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Scotland’s currency dilemma

Stephen Beard Sep 15, 2014
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Scotland’s currency dilemma

Stephen Beard Sep 15, 2014
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“No, it just doesn’t make sense!”

Ken Symon – a leading light in the campaign against Scottish independence – sounds incredulous as he discusses the separatists’ currency plan. He’s baffled that they want to break away from the United Kingdom, but carry on using the British pound.

“Does that amount to independence?” Symon asks over a mug of tea in Glasgow at the “No” campaign‘s headquarters. “They would keep the Bank of England with the Governor of the Bank appointed by the UK government. It just doesn’t make sense.”

“Yes, it does make perfect sense!” says Mike Danson at the “Yes” campaign headquarters a few blocks away. Danson an economics professor and pro-independence activist – insists it would be sensible to retain the pound after independence. “It would benefit both Scotland and the rest of the UK,” he says. “ After all, we have a cross border trading relationship worth $180 billion a year. It wouldn’t make sense for either of us to have all the transaction costs of using a different currency.”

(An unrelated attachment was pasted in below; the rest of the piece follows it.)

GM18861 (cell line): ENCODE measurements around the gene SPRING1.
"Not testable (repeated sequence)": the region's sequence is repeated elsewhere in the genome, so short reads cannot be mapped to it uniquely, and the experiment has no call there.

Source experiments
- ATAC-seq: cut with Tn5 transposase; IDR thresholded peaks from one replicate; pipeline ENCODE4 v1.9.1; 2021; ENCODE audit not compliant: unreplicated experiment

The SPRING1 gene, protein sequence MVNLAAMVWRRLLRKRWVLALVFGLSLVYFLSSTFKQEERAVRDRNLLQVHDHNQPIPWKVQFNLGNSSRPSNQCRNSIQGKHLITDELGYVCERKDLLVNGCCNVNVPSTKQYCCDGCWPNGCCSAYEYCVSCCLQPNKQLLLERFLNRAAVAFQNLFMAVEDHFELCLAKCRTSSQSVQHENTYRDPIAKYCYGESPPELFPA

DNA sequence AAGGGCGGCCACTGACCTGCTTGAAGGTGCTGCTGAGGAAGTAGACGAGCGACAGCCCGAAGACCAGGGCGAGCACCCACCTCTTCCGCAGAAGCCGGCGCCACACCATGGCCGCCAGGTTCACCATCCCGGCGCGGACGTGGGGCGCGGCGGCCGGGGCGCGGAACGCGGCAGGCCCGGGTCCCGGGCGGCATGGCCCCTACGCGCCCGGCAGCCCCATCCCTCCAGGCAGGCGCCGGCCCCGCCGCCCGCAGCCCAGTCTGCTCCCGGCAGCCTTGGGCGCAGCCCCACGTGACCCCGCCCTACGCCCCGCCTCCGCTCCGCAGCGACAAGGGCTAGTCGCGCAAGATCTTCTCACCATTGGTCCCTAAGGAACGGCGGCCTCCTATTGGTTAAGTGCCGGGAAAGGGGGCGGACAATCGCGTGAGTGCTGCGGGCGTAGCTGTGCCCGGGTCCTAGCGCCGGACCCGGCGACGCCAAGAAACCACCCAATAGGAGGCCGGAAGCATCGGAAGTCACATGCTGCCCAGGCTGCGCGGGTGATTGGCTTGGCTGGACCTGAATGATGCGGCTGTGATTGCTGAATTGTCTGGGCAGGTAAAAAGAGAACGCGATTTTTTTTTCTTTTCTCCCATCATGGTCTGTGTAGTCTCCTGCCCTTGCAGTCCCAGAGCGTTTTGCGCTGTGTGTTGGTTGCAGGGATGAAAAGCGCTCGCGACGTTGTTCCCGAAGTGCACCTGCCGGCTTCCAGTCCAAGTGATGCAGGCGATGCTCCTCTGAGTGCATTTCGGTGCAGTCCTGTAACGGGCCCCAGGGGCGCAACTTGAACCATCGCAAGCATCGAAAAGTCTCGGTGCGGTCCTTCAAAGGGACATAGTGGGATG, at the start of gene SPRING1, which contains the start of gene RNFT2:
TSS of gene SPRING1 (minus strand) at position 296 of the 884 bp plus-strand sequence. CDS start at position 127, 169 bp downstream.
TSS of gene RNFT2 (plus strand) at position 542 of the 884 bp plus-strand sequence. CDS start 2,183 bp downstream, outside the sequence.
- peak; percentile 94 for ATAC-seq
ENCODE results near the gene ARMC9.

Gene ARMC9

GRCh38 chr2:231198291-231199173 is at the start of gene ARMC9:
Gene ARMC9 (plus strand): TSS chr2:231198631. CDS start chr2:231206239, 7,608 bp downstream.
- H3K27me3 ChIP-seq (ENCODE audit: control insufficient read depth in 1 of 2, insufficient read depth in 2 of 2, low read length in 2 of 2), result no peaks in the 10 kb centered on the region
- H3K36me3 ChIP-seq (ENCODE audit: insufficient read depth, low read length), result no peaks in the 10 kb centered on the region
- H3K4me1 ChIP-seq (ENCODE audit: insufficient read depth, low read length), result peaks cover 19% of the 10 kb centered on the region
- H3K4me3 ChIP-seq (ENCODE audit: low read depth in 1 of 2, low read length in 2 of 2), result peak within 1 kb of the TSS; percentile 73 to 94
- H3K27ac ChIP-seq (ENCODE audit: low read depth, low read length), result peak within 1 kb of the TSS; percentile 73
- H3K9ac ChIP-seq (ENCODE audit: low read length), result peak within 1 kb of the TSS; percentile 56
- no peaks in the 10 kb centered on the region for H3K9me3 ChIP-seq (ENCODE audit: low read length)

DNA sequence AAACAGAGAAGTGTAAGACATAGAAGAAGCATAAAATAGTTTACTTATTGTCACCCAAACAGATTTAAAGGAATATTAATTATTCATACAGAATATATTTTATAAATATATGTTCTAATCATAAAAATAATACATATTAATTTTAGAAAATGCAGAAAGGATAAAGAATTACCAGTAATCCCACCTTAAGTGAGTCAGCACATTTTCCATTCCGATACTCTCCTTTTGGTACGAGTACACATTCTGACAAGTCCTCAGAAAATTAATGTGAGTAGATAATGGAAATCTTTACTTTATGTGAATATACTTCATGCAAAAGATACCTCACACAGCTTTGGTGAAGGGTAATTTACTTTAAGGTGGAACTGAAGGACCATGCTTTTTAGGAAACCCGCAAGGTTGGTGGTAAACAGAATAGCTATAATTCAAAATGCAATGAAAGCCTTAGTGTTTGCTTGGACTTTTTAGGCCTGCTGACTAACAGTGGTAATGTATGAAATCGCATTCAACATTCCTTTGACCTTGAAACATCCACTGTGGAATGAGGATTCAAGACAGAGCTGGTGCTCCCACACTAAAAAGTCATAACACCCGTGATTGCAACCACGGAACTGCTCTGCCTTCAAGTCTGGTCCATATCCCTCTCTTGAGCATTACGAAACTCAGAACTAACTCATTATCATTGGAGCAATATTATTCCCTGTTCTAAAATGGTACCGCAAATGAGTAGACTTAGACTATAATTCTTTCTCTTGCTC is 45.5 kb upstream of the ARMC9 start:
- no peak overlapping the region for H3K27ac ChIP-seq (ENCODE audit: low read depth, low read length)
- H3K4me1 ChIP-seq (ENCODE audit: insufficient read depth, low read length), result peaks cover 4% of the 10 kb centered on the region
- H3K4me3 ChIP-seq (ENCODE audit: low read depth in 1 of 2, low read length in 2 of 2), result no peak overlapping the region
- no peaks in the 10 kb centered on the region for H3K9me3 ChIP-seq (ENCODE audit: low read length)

But there is a problem with the Yes campaign’s currency plan: The rest of the UK has given a resounding response to the proposal : “No!”

The leaders of the UK’s three main political parties and a majority of the people of England,Wales and Northern Ireland, according to opinion polls, have rejected the plan. And they have been supported by some eminent international economists.

“Look at what’s already happened in Europe,” argues Nobel Prize winner and Princeton professor, Paul Krugman . “We have an unprecedented experiment in sharing a currency without being part of the same country. And it’s a disaster. The euro area is doing worse this time around than it did in the 1930s.”

Scotland’s independence campaigners are unfazed by this analysis, or by the opposition of the UK’s main political parties.

“It’s not for them to say we can or cannot have the pound,” says Mike Danson. “It’s a shared asset. It’s as much Scotland’s pound as it is England’s or Wales’.”

Even if Scotland has left the UK?

“Yes,” he insists. “It’s a shared asset that’s up for negotiation.”

Danson says Scotland’s got the whip hand. If the rest of the UK refuses to share the pound, then the newly independent country may walk away from its share of the UK’s $2 trillion national debt.

The currency question remains critical. Unless it is resolved a vote for independence on Thursday could bring turmoil to Scotland… and the rest of the UK.

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